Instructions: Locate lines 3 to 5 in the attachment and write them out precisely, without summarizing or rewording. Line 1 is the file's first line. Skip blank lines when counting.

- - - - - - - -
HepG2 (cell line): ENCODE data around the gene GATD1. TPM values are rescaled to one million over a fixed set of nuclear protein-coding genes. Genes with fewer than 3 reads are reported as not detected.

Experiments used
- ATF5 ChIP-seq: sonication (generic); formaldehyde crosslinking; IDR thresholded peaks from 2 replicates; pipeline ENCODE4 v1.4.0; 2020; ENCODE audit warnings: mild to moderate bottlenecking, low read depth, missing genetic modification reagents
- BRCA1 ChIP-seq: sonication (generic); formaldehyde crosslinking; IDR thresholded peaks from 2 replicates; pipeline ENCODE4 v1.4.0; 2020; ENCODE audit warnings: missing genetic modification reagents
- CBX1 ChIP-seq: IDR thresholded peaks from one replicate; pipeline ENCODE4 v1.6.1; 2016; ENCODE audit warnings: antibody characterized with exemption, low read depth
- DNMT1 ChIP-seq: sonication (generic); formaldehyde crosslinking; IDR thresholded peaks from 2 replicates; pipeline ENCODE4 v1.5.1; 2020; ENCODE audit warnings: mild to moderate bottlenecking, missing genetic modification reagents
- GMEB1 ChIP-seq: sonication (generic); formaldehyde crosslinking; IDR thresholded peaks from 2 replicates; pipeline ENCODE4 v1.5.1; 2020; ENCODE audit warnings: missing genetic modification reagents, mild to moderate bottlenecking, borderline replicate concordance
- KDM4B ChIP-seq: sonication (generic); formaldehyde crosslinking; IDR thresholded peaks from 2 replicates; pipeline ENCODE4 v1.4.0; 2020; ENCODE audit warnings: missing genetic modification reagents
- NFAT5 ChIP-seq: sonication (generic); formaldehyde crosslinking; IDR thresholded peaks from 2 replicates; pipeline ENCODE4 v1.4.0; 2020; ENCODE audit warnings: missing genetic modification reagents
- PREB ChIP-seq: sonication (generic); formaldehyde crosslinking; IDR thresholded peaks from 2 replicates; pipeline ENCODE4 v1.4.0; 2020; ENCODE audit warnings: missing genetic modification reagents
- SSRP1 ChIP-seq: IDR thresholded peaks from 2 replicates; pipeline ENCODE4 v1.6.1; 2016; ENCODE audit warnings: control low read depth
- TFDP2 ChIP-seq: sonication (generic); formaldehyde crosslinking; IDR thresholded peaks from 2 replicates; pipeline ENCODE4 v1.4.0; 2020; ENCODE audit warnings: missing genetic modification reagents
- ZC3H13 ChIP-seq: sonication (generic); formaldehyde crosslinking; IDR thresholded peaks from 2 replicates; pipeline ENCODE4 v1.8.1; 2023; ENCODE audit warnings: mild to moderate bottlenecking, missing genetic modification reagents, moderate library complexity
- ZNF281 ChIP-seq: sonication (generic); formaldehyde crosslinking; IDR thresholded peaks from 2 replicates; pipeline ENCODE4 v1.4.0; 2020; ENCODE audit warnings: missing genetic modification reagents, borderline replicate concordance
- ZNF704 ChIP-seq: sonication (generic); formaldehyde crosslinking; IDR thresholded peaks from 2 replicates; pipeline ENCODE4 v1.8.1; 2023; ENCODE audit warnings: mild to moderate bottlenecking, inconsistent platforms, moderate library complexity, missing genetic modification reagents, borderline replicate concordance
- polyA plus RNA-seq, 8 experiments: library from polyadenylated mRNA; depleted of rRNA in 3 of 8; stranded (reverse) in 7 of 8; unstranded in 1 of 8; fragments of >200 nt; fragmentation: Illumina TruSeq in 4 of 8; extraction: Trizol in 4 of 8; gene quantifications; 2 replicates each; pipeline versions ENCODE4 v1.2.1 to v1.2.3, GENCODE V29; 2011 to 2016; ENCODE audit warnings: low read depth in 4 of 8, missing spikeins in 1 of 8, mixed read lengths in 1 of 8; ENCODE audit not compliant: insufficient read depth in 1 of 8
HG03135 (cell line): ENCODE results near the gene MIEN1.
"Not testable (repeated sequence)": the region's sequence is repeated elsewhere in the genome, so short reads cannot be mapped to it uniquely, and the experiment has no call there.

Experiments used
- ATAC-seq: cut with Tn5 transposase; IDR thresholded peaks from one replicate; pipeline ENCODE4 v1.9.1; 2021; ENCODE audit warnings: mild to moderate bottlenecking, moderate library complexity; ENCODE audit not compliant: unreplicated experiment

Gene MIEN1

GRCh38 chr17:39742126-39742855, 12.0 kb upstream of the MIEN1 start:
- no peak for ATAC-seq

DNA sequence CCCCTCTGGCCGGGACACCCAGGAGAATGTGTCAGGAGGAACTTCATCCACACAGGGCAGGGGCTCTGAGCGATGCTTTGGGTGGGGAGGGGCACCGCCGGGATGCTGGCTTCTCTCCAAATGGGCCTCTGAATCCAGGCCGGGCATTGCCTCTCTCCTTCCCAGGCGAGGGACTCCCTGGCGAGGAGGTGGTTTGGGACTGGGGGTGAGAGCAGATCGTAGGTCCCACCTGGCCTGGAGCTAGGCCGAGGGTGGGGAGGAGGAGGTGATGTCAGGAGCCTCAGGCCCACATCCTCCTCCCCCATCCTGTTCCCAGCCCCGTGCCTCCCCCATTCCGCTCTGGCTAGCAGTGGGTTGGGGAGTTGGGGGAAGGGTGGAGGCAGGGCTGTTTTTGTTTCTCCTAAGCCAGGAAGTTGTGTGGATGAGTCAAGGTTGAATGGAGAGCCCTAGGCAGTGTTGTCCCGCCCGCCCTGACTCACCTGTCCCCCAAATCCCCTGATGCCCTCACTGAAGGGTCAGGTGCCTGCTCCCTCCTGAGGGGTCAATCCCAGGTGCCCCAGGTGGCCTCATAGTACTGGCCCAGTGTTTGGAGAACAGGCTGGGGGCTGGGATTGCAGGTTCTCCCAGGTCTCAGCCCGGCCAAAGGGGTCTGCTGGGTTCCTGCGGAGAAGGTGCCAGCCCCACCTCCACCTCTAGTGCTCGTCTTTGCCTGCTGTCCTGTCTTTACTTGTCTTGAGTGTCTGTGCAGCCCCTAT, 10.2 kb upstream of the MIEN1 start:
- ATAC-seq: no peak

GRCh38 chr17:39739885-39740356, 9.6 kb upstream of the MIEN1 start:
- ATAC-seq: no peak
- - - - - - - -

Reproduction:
- ATF5 ChIP-seq: sonication (generic); formaldehyde crosslinking; IDR thresholded peaks from 2 replicates; pipeline ENCODE4 v1.4.0; 2020; ENCODE audit warnings: mild to moderate bottlenecking, low read depth, missing genetic modification reagents
- BRCA1 ChIP-seq: sonication (generic); formaldehyde crosslinking; IDR thresholded peaks from 2 replicates; pipeline ENCODE4 v1.4.0; 2020; ENCODE audit warnings: missing genetic modification reagents
- CBX1 ChIP-seq: IDR thresholded peaks from one replicate; pipeline ENCODE4 v1.6.1; 2016; ENCODE audit warnings: antibody characterized with exemption, low read depth